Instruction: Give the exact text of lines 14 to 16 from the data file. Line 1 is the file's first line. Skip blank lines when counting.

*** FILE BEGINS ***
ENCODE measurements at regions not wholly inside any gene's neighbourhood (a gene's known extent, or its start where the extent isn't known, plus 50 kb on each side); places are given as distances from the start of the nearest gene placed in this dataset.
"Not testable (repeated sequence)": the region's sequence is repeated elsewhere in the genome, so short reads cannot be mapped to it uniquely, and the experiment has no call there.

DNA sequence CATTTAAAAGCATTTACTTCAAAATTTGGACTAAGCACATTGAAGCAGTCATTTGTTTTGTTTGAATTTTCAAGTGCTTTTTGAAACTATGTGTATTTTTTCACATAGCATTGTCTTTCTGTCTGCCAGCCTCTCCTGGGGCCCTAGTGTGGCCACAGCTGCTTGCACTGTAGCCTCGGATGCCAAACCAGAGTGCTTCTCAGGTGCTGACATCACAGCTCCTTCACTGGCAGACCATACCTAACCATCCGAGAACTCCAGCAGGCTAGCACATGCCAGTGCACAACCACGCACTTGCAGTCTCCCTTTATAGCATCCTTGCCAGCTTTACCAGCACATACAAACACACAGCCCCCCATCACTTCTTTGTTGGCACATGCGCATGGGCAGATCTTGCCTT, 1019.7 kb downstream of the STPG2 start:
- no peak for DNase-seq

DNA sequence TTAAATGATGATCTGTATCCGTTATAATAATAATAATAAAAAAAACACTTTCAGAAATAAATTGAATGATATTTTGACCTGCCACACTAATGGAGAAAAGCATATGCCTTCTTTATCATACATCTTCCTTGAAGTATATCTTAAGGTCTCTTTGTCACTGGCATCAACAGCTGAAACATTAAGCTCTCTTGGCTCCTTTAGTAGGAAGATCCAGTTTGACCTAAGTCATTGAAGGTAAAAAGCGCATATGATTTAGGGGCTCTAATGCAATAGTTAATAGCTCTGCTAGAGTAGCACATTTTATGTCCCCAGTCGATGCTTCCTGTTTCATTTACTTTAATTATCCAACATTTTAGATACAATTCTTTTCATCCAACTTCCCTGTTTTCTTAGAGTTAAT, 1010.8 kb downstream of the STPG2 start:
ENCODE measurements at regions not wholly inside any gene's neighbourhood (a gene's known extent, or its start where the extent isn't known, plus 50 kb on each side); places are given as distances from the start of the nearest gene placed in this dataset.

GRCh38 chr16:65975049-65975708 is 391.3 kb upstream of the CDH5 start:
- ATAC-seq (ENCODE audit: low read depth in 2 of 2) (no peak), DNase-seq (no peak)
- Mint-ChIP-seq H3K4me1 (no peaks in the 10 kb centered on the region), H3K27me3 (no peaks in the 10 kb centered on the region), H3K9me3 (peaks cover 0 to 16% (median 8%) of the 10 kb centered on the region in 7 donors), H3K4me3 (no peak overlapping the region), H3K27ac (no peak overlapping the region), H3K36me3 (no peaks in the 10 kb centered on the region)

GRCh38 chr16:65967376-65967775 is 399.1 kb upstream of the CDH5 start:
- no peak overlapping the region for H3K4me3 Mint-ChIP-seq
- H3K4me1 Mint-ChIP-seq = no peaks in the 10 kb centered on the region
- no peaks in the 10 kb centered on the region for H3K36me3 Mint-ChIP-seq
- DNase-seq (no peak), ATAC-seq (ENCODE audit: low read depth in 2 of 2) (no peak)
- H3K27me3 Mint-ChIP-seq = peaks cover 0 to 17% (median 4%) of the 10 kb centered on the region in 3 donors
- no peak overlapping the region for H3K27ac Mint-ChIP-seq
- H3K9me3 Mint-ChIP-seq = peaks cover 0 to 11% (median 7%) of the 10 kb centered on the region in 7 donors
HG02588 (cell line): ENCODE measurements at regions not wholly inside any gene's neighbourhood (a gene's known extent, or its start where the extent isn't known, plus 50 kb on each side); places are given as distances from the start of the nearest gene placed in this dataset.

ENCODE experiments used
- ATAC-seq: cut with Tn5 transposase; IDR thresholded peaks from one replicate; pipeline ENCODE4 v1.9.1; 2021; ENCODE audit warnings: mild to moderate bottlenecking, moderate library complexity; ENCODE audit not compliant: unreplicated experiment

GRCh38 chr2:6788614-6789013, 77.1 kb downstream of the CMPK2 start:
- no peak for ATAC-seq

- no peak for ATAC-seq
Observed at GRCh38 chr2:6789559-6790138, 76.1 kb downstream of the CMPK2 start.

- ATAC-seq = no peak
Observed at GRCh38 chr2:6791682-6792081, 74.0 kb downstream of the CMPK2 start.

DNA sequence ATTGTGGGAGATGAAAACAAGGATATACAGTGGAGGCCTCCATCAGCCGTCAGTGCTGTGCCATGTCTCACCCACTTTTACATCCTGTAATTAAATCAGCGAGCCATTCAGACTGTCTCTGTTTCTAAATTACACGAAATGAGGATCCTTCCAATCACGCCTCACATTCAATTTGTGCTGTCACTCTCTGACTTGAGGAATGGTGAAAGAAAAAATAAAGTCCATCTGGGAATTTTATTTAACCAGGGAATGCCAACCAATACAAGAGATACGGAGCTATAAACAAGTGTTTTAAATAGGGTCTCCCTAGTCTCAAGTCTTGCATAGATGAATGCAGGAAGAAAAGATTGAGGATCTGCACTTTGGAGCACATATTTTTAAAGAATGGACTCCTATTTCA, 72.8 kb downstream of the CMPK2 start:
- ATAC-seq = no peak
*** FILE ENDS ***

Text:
- DNase-seq (no peak), ATAC-seq (ENCODE audit: low read depth in 2 of 2) (no peak)
- H3K27me3 Mint-ChIP-seq = peaks cover 0 to 17% (median 4%) of the 10 kb centered on the region in 3 donors
- no peak overlapping the region for H3K27ac Mint-ChIP-seq